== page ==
After stalling the divorce for 3 years Dave finally signs the divorce papers. I can now buy a car without having to first send him a ticket to come and put his signature on a loan. The parenting agreement splits custody 80% with me and 20% with Dave. The 20% to take place mostly in summer vacations.

In March 2009, I accidentally stumble upon an online blog post by Dave under the pseudonym Gammalyte in which he describes his drug addiction problems past and present. From the written material it is evident that he has relapsed 18 months prior to the posting, which includes the visitation with Jasmijn in July 2008: in other words he admits to having used heroin and crack cocaine during Jasmijn’s visitation in 2008. The moment I read that post the ground drops from underneath me…my worst nightmare is coming true 🙁


I send him a ticket, confront him with my findings and he admits to the relapse. He talks about being suicidal after losing a close friend. What is best for Dave now is seeking treatment for his drug problems so I let him know I will not go to court to change the visitation arrangement. It’s more important to focus on recovery. At the same time I ask him to understand that I cannot send Jasmijn to stay with him for the summer break when he is in this condition. So I offer an alternative: all 3 of us can go camping in the Grand Canyon together and I can stay in the background to allow lots of personal time between them both. Dave thinks this is very reasonable. He is very pleased with this idea and thanks me for being so understanding – tears in his eyes. We shake hands on it and he goes home to California.

2 weeks later I get served with court papers: two motions with “Request for Child Abduction Prevention”.

Summer time arrives but there is not a hair on my head that is even remotely considering bringing 5-year old Jasmijn to California to stay with her crack-smoking, heroin-shooting father who apparently is not at all on a road to recovery but on a war path instead. Time for a change of scenery. During a visit to a close single momma friend of mine in Taos, New Mexico I fall in love with the sustainable living earthships at the Greater World and make plans for a purchase.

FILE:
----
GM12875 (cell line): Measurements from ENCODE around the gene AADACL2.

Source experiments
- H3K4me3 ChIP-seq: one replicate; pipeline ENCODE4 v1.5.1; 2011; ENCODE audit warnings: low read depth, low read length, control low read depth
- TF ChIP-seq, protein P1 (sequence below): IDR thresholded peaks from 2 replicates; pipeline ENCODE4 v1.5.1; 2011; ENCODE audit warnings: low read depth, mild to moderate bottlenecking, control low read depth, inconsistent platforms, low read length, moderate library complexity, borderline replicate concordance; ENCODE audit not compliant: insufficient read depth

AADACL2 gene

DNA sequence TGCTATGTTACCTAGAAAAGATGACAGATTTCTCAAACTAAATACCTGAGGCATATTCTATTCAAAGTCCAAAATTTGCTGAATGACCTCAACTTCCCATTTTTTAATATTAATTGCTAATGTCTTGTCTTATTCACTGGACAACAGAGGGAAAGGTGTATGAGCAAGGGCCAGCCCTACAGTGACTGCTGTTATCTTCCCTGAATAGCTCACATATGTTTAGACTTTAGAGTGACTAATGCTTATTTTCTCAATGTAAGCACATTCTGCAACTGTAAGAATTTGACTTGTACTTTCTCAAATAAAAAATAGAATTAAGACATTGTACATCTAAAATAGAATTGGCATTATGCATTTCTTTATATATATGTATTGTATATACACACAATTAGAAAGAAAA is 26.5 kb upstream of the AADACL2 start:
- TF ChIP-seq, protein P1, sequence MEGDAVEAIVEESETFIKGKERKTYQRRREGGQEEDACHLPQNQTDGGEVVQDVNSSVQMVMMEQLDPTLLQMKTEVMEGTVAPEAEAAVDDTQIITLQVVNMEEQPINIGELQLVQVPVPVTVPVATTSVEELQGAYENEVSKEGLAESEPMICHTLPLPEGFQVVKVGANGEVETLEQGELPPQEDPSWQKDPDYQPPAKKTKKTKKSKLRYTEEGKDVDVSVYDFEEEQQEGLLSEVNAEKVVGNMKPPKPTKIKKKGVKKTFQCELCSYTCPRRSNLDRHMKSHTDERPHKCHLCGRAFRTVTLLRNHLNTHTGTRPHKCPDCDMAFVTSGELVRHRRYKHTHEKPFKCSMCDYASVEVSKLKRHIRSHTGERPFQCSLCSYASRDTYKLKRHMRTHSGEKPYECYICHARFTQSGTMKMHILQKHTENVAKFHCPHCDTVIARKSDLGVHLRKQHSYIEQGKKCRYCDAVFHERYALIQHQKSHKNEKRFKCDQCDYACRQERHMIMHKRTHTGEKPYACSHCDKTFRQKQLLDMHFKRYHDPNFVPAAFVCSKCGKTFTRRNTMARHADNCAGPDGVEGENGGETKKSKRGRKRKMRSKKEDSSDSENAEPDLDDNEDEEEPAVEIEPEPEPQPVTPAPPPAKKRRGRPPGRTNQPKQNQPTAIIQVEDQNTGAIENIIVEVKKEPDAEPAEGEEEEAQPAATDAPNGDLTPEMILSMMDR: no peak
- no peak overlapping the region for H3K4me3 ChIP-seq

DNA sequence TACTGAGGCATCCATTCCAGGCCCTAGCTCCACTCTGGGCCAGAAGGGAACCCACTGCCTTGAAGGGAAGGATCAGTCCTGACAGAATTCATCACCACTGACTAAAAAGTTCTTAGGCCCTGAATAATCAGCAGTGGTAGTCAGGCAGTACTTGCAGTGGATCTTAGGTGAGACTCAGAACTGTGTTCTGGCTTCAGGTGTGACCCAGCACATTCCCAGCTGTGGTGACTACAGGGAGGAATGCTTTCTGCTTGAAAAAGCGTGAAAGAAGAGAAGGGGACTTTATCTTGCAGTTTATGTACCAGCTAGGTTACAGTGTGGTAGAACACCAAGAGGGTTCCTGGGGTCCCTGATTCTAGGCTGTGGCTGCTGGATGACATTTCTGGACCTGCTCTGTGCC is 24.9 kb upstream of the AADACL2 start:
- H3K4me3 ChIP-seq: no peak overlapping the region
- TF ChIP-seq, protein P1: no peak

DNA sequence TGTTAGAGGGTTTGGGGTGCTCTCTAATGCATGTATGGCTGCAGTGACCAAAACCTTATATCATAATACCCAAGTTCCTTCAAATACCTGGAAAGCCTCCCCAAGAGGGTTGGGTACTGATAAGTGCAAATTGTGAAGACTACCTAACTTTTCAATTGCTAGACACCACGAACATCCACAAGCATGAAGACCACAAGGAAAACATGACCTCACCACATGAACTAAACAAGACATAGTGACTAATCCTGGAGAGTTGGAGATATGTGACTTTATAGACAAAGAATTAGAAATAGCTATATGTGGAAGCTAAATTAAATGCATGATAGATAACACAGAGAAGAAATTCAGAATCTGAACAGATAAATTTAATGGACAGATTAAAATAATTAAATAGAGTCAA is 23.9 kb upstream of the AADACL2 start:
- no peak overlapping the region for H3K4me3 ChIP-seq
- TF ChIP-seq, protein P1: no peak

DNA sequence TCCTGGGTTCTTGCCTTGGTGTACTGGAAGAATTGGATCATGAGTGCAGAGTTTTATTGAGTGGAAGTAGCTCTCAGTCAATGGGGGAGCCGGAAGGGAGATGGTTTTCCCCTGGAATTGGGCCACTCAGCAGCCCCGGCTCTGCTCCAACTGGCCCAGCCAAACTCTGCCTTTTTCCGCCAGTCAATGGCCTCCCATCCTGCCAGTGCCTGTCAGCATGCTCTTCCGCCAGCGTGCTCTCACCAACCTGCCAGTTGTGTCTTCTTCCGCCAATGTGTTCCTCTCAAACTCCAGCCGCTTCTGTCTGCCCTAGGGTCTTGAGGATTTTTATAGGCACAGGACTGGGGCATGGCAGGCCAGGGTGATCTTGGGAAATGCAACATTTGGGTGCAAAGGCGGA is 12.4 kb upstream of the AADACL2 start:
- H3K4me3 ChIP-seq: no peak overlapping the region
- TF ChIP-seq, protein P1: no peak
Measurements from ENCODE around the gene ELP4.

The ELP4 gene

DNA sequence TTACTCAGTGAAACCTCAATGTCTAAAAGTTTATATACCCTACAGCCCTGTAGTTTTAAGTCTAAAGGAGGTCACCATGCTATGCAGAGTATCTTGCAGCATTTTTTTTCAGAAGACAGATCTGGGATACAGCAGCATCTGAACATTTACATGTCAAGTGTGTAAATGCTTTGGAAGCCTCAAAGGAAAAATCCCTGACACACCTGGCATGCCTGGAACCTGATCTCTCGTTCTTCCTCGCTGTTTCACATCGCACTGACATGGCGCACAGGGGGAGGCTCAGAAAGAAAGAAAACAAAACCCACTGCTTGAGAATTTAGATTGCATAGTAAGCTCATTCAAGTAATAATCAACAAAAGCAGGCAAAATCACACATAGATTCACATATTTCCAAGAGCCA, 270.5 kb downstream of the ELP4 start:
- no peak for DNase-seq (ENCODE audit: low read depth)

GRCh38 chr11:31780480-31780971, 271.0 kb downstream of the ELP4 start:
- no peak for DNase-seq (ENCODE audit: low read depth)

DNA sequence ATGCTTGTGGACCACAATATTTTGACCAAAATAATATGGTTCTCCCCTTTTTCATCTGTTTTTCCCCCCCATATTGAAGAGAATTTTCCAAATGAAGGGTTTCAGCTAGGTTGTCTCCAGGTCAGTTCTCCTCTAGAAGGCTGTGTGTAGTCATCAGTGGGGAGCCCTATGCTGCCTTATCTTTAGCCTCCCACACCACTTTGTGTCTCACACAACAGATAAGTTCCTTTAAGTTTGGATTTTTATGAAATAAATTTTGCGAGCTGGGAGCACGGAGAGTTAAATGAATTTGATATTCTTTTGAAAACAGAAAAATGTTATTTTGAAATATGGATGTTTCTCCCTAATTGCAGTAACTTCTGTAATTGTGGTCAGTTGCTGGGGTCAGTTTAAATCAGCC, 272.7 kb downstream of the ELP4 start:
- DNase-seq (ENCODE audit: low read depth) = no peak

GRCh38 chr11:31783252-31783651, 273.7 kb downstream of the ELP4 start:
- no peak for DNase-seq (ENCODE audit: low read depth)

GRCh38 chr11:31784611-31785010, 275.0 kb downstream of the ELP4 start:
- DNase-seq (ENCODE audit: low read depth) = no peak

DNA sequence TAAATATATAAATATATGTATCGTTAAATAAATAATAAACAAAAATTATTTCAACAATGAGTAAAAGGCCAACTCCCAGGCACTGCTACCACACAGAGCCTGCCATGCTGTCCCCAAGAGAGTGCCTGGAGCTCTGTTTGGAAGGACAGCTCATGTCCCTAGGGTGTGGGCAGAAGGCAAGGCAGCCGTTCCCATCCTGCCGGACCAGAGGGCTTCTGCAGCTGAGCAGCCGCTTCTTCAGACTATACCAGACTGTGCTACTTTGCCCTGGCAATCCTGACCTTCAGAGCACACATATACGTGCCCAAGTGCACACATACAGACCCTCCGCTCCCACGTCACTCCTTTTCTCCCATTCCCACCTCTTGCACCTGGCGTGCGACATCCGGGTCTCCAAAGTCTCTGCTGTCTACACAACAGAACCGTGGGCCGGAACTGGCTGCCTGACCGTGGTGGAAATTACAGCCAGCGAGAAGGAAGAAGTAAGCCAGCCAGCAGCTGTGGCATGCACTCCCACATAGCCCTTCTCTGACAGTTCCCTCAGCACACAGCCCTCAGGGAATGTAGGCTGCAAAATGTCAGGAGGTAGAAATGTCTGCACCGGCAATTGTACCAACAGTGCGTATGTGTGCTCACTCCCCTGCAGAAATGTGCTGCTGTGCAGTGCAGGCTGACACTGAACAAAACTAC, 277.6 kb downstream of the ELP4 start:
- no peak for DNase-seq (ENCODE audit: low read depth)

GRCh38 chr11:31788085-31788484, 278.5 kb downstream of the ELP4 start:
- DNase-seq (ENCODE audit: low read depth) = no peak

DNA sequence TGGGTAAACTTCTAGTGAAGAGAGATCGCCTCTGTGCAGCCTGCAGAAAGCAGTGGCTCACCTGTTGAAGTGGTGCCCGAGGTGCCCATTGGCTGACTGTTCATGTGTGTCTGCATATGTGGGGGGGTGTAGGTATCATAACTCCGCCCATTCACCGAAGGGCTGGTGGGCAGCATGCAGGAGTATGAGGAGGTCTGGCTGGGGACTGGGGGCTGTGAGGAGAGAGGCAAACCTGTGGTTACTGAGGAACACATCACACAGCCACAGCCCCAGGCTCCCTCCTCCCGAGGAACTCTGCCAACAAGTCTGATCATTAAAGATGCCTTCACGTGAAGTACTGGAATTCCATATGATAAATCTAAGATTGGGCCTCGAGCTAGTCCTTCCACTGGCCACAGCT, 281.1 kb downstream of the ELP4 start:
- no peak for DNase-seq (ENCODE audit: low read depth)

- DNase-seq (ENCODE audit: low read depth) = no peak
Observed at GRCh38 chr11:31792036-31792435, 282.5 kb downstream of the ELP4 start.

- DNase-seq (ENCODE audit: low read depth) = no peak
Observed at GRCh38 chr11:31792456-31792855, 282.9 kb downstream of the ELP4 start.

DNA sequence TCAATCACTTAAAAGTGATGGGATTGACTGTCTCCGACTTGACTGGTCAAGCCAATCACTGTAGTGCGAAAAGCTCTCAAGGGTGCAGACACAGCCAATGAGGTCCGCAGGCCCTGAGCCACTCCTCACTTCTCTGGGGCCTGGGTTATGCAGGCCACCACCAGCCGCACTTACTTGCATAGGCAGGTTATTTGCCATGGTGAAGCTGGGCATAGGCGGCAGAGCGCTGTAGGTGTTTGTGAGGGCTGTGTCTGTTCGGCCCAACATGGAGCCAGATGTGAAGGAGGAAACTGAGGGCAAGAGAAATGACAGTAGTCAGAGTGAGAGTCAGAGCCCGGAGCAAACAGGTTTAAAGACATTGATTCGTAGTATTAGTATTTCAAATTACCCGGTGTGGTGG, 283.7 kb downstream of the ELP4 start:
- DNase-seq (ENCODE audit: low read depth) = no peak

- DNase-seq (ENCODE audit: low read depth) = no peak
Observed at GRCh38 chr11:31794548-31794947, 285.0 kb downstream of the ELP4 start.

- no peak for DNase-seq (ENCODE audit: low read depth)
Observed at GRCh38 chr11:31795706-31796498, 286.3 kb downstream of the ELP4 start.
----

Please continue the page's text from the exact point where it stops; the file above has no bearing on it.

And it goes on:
Upon return the judge dismisses the nonsense motions of Child Abduction. After all, I fly back and forth with Jasmijn every year once or twice to see my family in The Netherlands and I always return. I own a home in Austin, I have a full-time job and I’m in the middle of purchasing a second home in Taos.

But Dave is not discouraged by his first loss. No way. He is just getting started and starts to learn all the tricks and trades of the militant father movement. They are very organized with their fatherhood.gov.

Dave changes his strategy with a 2-step process where success is guaranteed. Step 1: Dave accuses me of a PAS (Parental Alienation Syndrome).

Step 2: Dave puts me on the defensive with countless motions by accusing me of… well… everything that will remotely stick to the wall when you throw it.

Mind you, this strategy is standard in California custody court. Like a script, a playbook that gets used in almost all of these custody cases to fleece the moms financially.  And in civil court you can just about accuse your ex of anything without any evidence. You’re guilty until you can prove your innocence. So the judge allows him to whip me with one motion after another. There are no pro bono civil lawyers. In order to fight the charge of parental alienation and possibly losing custody as a result, I am forced to take out a 2nd mortgage on my house to keep up with the $700 an hour I’m getting charged with. In the end the case cost me $60,000! That calculates to about $10,000 per month for what most will deem “an affordable civil attorney.” The courts make sure these cases never settle in order to extract as much money from the mothers as possible.

Psychological evaluation of both parents and Jasmijn is done by Dr. Dugan. He concludes Jasmijn is fine, Dave is suffering from narcsissism and has a high risk of relapse and all that is wrong with me is that I am stressed.

After the psychological evaluation in Nevada City Court we move in to the trial phase with mandatory mediation.

I’m on the phone in Austin, Texas. Dave and mediator Carmella Cellini are sitting together in Nevada City Superior Court on the other end of the line. Before I can even introduce myself Ms. Cellini starts yelling at me at the top of her lungs: “If you don’t bring Jasmijn to California to visit with Dave I will make sure Jasmijn will be taken away from you!” I just stare at my phone. And THIS is mediation?

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